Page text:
On an Austrian cycle path, turn left for Germany, turn right for Switzerland.
On an Austrian cycle path, turn left for Germany, turn right for Switzerland.

A trip across the Arlberg (a famous pass) showed that going up hill was considered no barrier to cycling either, no matter what your age. Ten years ago, Vorarlberg was the federal state (Land) which had the highest cycling modal share in Austria. Since then, it has been overtaken by the states of Tirol and Salzburg, partly as these states have latched on to the economic benefits of getting people to ride bicycles for transport and/or leisure.

The next stop on our multi centre holiday (I mean tour) was the Tirol (or Tyrol if you insist). To get there we took the scenic route over the Arlberg pass rather than taking the tunnel. After all, once you have seen the inside of one alpine tunnel, you have seen them all, and the Arlberg tunnel is 14 Km (9 miles) long which is rather dull. You miss out on the views from the top and the chance to look for blaeberries (Vaccinium myrtilis) which are also called Arlenbushes, and there is a theory that the pass thought the mountains is named after them.

Of course, those who chose to travel by bicycle, have either to cycle over the pass or take the train, as they are not allowed to use the Arlberg tunnel (not that you’d want to). We passed a dozen or so cyclists on the way up the 1,793 m pass, even though it was mid September, outwith the main tourist season.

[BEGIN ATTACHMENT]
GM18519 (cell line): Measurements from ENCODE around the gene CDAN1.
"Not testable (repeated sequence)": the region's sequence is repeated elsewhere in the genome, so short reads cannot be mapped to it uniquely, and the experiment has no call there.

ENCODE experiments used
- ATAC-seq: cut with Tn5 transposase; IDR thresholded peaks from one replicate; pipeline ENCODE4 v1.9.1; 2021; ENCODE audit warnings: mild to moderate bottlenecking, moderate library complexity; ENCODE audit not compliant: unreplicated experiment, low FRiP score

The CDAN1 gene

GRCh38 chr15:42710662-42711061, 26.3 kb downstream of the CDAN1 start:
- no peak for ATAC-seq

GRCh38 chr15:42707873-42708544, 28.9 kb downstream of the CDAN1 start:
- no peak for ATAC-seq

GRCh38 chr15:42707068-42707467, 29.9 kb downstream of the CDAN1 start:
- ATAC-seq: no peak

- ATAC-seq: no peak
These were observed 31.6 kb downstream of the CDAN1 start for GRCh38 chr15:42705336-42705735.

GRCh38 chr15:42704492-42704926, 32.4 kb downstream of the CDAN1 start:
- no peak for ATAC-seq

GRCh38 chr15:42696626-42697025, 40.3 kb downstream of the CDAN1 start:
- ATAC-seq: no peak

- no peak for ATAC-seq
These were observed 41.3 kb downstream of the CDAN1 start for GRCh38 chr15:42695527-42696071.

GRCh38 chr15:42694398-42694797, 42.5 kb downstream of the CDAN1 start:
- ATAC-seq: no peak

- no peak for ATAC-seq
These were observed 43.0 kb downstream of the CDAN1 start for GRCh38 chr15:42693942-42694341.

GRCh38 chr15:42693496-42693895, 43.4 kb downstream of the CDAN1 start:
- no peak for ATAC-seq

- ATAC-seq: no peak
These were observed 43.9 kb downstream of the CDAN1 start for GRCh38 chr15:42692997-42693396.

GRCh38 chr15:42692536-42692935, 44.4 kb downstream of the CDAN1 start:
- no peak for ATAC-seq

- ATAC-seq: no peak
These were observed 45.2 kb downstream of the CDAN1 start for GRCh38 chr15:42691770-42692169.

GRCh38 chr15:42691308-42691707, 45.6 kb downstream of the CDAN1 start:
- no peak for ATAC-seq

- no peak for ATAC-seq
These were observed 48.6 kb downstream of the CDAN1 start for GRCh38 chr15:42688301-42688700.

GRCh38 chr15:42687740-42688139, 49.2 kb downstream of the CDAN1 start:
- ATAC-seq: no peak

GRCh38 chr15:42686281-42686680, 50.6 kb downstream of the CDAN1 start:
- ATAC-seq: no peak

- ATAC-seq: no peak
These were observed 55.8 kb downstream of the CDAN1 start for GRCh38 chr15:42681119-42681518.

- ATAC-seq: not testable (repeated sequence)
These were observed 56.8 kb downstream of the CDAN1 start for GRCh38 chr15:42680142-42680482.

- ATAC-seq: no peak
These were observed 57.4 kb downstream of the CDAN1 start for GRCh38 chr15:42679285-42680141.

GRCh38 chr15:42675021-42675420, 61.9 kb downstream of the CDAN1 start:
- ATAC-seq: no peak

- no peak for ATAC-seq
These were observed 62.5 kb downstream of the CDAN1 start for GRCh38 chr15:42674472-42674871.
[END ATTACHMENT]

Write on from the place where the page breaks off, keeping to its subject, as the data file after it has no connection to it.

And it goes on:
Having arrived in the Tirol, the weather then proceeded to change which rather limited our opportunities for more cycle trips (lack of mudguards). However, we did manage to get a couple in, including one from Ötztal to Absam along part of the Inn Radwag (the Inn cycle route), but I think that is also best covered in a blog post of its own, as this one is getting rather long.

A few final observations, in all four of the countries we visited, the bicycle was used by all sections of society as a way of getting about. Cycling on the mainland of Europe is normal, most people don’t wear helmets, I don’t think I saw a single child wearing a helmet. Most of those who were wearing helmets were adults engaged in serious sports, also the Austrian mountain bikers only wear their helmets for going down hill, when riding up hill or along the roads their helmet is mounted on the handle bars.

During the three weeks we were away, we crossed international borders over 20 times, although we carried our passports with us, we were only required to show them when entering the Schengen area at EuroAirport, and when leaving it again from Munich Airport and to get back into Scotland at Edinburgh Airport.

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2 thoughts on “Notes on a short tour on the mainland of Europe

  1. It is strange to hear of you riding through places I know. I even recognise the pictures in Freiburg.

    I’ve cycled near the Kaiserstuhl a few times as well. I look forward to the blog entry on that.

    Next time you are in the region drop in for a cuppa…

    1. We weren’t actually riding in either Freiburg or the Kaiserstuhl, we arrived by car and then walked. I have lots of nature pictures from the Kaiserstuhl, it was a really lovely walk.

      Might well take you up on the offer of a cuppa next time I am over that way… 😉